Sunday, January 21, 2007

Just re-read The Great Gatsby for the first time in -- what, 25 years? Obious conclusion: The great American tragedy is the vain attempt to attain the unreachable, a theme that is so deeply rooted in many of the great American novels (e.g. Moby Dick, On the Road?), as much as the tragic aspirations toward Empire (another story) are in our history.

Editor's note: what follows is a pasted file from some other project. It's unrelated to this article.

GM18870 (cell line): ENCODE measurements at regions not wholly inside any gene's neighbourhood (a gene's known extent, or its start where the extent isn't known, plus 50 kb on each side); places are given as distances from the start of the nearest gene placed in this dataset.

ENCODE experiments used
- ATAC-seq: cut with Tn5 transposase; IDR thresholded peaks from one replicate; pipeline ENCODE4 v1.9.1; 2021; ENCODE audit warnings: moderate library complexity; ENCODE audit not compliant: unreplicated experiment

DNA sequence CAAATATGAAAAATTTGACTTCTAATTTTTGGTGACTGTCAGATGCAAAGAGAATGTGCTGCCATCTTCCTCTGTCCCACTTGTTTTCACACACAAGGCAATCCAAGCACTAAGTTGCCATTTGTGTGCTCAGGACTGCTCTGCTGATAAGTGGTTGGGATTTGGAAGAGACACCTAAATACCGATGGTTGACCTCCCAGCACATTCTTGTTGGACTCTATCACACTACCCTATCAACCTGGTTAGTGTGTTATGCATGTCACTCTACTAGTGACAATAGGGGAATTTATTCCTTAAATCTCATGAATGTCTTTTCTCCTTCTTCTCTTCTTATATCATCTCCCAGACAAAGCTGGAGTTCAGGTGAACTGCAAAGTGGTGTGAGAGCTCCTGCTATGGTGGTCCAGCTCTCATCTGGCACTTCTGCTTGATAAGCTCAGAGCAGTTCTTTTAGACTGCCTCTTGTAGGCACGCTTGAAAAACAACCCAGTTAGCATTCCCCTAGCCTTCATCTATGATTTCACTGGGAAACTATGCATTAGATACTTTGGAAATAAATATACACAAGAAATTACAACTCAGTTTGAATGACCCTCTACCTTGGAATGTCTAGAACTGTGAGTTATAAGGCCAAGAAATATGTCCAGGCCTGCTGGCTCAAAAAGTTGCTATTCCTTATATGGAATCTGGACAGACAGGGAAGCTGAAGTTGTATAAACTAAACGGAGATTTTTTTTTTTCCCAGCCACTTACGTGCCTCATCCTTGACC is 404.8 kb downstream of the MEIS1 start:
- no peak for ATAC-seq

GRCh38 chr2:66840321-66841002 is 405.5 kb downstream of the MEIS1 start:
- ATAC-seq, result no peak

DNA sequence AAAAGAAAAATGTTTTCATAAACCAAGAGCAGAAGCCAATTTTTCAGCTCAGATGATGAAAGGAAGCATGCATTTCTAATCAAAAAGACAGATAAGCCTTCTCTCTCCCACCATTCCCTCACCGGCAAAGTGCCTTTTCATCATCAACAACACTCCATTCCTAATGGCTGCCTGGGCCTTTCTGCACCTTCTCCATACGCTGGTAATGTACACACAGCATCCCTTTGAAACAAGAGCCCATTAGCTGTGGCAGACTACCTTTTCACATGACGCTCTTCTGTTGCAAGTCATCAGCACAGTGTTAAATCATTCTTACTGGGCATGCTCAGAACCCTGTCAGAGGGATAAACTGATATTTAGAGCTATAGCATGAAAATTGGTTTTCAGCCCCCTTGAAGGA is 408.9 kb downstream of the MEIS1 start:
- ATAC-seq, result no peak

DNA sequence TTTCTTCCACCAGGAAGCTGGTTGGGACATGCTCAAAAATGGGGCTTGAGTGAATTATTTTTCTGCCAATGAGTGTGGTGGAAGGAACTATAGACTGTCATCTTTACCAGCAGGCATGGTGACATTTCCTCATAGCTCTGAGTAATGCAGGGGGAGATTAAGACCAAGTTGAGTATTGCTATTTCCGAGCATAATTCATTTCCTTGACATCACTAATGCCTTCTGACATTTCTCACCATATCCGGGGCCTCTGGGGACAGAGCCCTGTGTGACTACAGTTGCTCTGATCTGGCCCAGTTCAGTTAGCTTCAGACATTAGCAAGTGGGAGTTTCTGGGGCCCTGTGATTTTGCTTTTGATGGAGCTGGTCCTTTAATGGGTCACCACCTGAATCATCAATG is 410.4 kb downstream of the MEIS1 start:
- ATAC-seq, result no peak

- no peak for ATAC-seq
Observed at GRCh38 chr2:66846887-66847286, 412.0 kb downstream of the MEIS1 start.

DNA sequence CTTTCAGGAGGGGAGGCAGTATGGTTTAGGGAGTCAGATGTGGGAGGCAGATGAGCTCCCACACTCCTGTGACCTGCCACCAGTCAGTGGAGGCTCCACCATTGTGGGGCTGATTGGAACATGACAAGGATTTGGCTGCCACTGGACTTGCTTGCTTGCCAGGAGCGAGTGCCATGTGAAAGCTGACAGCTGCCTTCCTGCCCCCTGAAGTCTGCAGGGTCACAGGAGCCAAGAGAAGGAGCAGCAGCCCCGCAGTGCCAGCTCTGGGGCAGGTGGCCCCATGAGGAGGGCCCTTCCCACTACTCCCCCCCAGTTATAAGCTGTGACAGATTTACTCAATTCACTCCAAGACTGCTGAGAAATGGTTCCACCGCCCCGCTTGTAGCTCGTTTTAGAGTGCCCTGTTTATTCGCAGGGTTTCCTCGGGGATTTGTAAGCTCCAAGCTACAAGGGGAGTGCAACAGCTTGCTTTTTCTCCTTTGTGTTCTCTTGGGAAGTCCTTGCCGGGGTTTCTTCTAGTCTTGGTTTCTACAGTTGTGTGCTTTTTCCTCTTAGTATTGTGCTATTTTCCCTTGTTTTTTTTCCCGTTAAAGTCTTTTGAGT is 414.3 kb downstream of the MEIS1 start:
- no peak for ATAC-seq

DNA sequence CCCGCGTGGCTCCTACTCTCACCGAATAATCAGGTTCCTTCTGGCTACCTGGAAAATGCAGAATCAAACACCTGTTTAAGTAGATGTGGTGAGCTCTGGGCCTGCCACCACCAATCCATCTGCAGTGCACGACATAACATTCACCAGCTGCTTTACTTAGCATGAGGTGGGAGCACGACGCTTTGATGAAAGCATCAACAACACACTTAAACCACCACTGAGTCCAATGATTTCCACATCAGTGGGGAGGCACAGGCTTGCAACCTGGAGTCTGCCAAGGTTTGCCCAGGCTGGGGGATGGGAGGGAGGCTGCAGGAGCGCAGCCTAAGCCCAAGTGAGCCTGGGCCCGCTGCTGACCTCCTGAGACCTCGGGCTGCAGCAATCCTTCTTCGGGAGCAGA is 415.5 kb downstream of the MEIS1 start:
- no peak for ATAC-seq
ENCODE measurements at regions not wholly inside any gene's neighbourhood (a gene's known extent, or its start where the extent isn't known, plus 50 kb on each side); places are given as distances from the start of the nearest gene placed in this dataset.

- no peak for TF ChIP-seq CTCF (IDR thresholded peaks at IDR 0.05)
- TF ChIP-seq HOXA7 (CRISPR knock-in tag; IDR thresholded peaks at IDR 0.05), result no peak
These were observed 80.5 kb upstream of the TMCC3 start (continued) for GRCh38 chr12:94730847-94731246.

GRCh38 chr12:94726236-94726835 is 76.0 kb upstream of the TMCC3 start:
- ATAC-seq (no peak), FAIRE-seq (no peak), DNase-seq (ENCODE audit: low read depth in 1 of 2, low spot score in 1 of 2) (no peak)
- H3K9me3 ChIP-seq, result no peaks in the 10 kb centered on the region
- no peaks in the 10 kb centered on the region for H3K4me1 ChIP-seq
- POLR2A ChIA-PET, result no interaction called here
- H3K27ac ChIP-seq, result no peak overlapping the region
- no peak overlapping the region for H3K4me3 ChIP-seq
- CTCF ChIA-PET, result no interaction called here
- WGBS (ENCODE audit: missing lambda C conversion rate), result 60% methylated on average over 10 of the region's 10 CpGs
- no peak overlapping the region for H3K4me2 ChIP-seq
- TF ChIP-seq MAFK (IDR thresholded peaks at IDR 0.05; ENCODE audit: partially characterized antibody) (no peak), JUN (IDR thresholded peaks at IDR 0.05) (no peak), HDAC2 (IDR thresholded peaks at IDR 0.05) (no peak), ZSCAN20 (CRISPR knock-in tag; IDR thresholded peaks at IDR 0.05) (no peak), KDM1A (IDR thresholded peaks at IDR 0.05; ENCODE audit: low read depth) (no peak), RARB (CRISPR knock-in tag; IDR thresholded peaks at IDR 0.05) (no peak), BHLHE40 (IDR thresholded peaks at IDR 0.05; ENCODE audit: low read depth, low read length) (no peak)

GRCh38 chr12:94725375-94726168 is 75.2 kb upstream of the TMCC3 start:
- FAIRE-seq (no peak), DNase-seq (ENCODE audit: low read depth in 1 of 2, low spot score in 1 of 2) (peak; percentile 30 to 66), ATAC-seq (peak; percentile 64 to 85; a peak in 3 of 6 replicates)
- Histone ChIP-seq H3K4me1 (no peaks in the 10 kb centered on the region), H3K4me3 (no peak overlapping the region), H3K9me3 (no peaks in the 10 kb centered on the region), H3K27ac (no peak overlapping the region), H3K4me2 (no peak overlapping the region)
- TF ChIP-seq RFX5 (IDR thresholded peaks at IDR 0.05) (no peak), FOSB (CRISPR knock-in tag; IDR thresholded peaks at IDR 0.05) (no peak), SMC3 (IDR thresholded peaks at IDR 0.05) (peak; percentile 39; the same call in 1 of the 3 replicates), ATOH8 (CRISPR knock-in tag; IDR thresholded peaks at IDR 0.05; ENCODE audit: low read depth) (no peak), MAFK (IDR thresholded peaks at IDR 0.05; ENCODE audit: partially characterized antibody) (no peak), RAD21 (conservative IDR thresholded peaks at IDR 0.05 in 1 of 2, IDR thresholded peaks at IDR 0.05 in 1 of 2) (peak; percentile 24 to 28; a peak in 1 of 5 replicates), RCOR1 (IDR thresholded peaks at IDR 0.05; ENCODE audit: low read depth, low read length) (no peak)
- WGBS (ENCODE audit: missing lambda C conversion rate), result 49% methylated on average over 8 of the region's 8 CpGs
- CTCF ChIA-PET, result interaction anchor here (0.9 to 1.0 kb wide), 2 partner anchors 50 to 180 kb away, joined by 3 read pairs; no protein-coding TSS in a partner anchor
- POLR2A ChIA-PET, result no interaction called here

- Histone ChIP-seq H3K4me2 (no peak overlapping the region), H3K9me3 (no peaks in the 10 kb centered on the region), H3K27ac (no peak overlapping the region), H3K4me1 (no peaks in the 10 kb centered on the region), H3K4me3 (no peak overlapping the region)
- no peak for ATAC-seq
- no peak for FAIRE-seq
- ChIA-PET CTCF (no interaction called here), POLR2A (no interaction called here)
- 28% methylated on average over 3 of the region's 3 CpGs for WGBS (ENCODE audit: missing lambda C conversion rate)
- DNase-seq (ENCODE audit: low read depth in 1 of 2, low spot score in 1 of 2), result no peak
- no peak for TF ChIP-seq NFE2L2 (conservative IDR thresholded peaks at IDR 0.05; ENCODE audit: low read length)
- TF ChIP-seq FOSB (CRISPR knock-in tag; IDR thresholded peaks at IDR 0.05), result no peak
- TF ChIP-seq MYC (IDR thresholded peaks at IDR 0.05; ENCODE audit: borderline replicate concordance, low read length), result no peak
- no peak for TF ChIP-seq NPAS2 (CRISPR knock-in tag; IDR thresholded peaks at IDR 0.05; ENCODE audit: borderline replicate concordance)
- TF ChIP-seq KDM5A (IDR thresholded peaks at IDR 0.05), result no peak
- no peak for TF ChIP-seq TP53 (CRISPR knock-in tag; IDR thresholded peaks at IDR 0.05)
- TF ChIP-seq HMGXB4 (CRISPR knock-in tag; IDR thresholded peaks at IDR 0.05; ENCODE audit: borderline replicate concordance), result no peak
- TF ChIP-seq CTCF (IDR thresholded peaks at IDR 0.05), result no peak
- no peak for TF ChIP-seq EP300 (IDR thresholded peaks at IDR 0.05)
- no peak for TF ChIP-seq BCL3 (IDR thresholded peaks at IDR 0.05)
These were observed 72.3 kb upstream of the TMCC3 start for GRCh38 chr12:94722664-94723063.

At the risk of launching into a disposition that might be cribbed from Cliff Notes (I confess that back when I first read the book, my sloppy reading habits led me to consult those yellow and black pamphlets far too often for my own good, once even getting me into trouble with Mrs. Todd, our Freshman English teacher, who confronted me after class to ask who wrote my paper on -- what was it, A Tale of Two Cities? -- too ebarrassed to admit I'd used the Cliff notes, I said my brother had helped me), now the novel seems less a novel than a long short story (a la Chekov) with a lot of florid writing wrapping that essential, very simple motif, expertly woven together in the plot, the characters, just about everything (the novel ending as summer ends, the violence peaking on the hottest day of summer). Gatsby asserting to Nick Carraway that he could turn the clock back five years (i.e. to before Daisy's marriage to Tom), Tom's vain (in the real sense) need to hang onto his athletic prowess in affair after affair, even Myrtle's desperate attempt to stop the car that ran her over under the imposing gaze of Dr. Eckleburg's all-knowing gaze. Lord what fools these mortals be. The impossibility of escaping from the Valley of Ashes. The unattainable green light on the edge of the pier across the Sound. (Money as elusive happiness?) The book lends itself to easy speculation. No wonder it's on all the high school reading lists.